Many rich countries, suffering weak growth and budget cuts, want emerging economies led by fast-growing China and India to do far more to reflect their growing power, including greater oversight of their curbs on greenhouse gas emissions
Developing states say rich nations have emitted most greenhouse gases since the Industrial Revolution and must extend Kyoto before poor countries sign up for action. Kyoto underpins carbon markets guiding a shift away from fossil fuels.
Christiana Figueres, head of the U.N. Climate Change Secretariat, said positions were “diametrically opposed” and the future of Kyoto was not due to be decided in Cancun.
“Germans have a wonderful word ‘yein’ which means both ‘yes’ and ‘no’ and I think that’s the kind of attitude countries are now engaged in,” she said.
A U.N. report showed that residents of the Himalayas and other mountain areas face a tough and unpredictable future as global warming melts glaciers and threatens worse floods.
This is the year that utility-scale solar in the U.S. broke. Hundreds of megawatts are now online and operational. And next year will be even more impressive.
The mantle of the largest U.S. PV plant has been passed from Florida Power and Light’s 28-megawatt (DC) DeSoto photovoltaic farm in Arcadia, FL to the 55-megawatt (DC) Sempra Copper Mountain solar facility in Boulder City, Nev., about 40 miles southeast of Las Vegas. Construction at the 380-acre desert site began in January of 2010 with about 350 construction workers installing almost 775,000 First Solar solar panels. First Solar also served as the engineering, procurement and construction (EPC) contractor.
The Copper Mountain facility was built by Sempra Generation, a subsidiary of Sempra Energy (NYSE: SRE). “Completing Copper Mountain Solar is a major accomplishment. It demonstrates that large-scale solar can be developed at a rapid pace to help this country meet its clean energy needs, and further solidifies our position as one of the leading solar developers in the U.S.,” said Jeffrey W. Martin, president and chief executive officer of Sempra Generation.
The power from Copper Mountain Solar and Sempra Generation’s nearby 10-megawatt El Dorado Solar plant has been sold to Pacific Gas & Electric (PG&E) under separate 20-year contracts.
It’s easy to see from the chart below that First Solar and SunPower dominate the utility PV market in the U.S. today; one of the two companies has been involved in every one of the 11 largest operating projects in the country. Greentech Media Research takes a deep look at the U.S. utility-scale solar marketplace in this report and both of these articles.
We took a detailed look at the Blue Wing solar project here and the proposed 50-megawatt Turning Point Solar project here.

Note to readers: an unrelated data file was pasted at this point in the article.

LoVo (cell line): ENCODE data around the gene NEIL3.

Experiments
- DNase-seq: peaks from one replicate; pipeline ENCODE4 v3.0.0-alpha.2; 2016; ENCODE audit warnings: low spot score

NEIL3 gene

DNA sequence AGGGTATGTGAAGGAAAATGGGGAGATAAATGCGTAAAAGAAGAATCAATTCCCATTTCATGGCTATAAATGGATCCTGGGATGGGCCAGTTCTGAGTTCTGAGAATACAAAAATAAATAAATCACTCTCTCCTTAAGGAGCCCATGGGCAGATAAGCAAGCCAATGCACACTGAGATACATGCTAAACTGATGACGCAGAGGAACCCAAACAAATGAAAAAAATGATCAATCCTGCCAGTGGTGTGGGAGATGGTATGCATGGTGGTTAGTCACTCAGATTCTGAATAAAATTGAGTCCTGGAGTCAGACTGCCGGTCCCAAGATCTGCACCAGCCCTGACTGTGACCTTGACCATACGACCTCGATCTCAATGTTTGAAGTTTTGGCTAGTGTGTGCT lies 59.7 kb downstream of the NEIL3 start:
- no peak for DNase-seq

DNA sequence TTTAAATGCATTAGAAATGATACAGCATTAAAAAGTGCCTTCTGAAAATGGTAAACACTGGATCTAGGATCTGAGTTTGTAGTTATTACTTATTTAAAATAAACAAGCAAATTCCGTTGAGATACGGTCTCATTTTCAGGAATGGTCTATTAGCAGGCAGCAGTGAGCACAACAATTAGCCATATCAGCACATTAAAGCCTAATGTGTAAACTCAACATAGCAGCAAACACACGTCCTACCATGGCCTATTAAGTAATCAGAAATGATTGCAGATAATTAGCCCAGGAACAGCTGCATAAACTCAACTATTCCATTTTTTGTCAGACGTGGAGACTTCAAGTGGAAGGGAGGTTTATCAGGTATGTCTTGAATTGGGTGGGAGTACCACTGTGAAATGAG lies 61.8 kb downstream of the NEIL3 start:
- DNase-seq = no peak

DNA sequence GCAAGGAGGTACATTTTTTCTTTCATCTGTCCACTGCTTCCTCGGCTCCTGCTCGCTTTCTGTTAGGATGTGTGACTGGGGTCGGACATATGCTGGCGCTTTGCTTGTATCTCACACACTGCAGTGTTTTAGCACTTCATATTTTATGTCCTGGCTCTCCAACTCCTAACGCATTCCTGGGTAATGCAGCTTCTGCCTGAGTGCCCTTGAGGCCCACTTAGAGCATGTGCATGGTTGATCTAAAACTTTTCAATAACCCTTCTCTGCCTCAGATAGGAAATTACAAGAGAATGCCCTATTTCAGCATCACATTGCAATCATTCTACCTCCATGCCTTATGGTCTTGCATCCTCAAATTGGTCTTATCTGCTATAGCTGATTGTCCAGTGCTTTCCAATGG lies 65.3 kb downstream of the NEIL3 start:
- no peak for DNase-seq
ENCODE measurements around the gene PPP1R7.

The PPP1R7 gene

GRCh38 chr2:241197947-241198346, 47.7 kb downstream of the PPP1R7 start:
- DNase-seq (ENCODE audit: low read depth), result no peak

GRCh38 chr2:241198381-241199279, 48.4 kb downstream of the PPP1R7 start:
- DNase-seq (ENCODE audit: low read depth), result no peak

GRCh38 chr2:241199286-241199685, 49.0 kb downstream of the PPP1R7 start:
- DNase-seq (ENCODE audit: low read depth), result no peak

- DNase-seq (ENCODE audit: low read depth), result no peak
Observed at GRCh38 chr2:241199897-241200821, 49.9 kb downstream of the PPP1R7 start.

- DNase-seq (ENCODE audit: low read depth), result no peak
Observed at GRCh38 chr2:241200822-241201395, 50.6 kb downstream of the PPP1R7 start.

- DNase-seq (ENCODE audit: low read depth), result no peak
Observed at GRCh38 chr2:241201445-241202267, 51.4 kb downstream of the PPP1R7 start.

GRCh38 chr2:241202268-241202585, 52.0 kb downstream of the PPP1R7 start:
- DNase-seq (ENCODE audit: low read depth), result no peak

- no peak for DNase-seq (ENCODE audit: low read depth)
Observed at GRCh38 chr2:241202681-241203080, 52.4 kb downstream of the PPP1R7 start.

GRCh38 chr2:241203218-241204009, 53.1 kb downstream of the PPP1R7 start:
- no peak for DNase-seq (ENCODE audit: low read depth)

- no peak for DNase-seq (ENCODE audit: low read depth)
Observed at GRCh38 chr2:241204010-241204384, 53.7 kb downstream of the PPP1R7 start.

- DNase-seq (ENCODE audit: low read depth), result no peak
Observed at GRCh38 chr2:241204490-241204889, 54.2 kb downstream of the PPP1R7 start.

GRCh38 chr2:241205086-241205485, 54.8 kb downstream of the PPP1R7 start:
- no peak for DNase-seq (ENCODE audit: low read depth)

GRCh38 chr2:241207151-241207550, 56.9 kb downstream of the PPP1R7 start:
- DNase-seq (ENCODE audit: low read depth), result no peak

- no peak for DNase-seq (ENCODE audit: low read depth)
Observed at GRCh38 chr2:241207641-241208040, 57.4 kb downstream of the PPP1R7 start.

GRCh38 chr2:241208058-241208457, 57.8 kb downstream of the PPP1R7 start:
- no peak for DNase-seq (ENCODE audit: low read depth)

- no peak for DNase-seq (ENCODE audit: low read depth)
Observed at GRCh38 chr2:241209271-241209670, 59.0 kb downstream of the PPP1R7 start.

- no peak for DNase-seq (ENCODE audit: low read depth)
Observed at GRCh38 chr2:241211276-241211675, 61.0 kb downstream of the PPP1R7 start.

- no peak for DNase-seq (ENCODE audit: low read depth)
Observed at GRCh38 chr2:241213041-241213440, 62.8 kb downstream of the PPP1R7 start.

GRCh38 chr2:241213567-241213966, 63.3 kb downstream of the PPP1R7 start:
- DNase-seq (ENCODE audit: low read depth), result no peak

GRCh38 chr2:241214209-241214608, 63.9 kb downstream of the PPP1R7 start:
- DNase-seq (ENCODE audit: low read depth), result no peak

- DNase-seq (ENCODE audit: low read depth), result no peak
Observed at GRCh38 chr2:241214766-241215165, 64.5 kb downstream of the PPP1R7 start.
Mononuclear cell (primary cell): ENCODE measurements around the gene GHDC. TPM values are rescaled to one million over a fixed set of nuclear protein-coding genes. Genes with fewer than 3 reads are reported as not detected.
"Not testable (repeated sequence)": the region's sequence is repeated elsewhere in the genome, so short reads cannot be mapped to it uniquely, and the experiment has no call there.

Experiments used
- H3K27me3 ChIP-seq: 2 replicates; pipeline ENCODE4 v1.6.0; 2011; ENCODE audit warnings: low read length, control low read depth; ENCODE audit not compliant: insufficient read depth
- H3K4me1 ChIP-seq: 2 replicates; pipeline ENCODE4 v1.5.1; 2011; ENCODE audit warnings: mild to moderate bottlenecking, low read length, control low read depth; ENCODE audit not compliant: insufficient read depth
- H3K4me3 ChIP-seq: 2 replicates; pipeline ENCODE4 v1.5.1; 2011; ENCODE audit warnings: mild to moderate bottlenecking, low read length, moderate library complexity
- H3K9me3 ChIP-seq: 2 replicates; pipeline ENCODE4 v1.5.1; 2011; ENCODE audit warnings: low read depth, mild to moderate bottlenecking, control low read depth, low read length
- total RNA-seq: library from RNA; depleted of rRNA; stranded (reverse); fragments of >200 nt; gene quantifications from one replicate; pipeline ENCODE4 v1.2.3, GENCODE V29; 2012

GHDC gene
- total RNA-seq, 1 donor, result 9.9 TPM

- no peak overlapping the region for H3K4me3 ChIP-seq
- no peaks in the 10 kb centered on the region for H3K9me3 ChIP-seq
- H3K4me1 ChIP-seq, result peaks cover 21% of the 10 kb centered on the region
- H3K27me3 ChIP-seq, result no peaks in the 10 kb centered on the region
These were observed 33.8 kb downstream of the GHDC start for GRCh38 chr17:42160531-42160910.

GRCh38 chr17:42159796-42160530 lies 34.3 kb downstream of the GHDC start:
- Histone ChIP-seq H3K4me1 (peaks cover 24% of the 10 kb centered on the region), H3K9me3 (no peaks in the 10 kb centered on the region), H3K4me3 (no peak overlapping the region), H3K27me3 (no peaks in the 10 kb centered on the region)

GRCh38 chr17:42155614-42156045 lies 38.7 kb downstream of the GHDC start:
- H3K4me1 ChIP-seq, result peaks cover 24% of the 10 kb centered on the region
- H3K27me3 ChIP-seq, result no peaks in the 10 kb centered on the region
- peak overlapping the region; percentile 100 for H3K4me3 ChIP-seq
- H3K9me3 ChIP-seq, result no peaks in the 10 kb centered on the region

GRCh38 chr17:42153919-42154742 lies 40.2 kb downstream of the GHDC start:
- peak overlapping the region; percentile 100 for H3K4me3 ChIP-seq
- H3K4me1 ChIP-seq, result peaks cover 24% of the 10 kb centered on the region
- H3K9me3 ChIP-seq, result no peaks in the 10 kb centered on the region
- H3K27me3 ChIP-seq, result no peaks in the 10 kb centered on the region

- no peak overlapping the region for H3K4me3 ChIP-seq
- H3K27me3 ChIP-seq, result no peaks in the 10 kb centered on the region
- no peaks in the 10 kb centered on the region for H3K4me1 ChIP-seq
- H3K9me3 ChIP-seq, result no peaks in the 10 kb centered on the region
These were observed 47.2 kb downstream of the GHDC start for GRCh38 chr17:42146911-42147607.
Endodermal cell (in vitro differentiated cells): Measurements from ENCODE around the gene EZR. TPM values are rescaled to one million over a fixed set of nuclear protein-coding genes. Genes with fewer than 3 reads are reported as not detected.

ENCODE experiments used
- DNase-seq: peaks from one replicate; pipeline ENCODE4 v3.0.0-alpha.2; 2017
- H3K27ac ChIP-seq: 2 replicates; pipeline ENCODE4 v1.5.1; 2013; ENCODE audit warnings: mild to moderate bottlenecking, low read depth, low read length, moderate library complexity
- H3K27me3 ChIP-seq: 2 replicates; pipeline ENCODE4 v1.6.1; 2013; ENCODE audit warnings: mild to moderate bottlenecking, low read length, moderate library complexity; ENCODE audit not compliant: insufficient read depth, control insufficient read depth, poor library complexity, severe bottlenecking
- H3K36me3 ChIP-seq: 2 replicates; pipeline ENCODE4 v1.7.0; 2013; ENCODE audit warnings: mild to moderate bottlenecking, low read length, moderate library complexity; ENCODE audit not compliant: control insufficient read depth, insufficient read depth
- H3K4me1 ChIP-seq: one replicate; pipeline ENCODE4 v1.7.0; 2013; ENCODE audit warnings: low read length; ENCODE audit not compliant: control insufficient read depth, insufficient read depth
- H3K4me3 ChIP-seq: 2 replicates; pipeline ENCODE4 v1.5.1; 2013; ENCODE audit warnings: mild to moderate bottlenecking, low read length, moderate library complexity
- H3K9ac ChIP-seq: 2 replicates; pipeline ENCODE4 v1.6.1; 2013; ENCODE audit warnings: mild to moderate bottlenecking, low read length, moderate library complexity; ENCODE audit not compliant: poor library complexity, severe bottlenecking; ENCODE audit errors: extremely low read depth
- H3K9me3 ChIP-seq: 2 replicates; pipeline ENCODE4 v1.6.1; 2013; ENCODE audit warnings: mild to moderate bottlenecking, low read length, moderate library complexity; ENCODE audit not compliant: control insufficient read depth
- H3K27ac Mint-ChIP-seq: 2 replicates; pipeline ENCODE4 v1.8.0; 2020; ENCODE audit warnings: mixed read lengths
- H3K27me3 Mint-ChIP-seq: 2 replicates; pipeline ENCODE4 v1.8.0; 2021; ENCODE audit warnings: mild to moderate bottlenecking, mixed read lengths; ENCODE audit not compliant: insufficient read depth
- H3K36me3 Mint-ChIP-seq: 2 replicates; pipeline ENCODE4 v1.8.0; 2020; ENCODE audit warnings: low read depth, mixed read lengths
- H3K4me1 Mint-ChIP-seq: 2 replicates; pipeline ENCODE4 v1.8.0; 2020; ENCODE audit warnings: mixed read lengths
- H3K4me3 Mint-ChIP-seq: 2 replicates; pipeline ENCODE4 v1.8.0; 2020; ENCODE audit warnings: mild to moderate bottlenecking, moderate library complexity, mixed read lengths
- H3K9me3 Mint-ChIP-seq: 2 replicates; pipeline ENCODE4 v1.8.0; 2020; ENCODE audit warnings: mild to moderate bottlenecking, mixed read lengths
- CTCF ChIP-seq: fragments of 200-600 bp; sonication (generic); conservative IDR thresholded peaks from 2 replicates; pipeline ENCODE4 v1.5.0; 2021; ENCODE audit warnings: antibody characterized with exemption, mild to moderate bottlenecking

As COP16 continues in Cancun this week, some onlookers in the U.S. are calling for a renewed focus on bottom-up, local initiatives rather than a top-down approach.
Washington, D.C. — Last year’s failed COP15 conference was a big blow to the climate advocacy community: In a period of weeks, hopes for an international agreement crashed and burned, leaving people wondering if any kind of movement would come. Shortly after, it became clear that the U.S. Congress wouldn’t pass a climate bill, further dimming prospects for action.
The November elections turned the chilly politics of global warming in America ice cold. After winning 65 seats in the House, Republicans are now taking control of key committees that could determine the future of energy policy; some of the leaders in the running for these committees are vociferous foes of climate science.
Elizabeth Kolbert, a staff writer for the New Yorker who has been covering climate change issues for over a decade, profiled some of those leading Republicans in a piece last month.
“A lot of people who’s positions are not even necessarily mainstream…are going to come into power,” she explains in an interview.
There’s John Boehner, the presumptive Speaker of the House, who said in a television appearance last year that “the idea that CO2 is a carcinogen that is harmful to our environment is almost comical.” He went on to opine that because people breath out CO2 and cows “do what they do,” we shouldn’t consider the gas a problem.
Then there’s John Shimkus, who’s been running for the Chairmanship of the House Energy and Commerce Committee. He became well-known last year for quoting a passage from Genesis during a hearing as evidence that climate change is not an issue, saying “there’s a theological argument that we are a carbon starved planet.” (It should be noted that Shimkus is not a front-runner in the race. Fred Upton, who is considered far more moderate on climate and energy issues will likely get the seat. He’s battling Joe Barton, another leader who is extremely skeptical of climate science).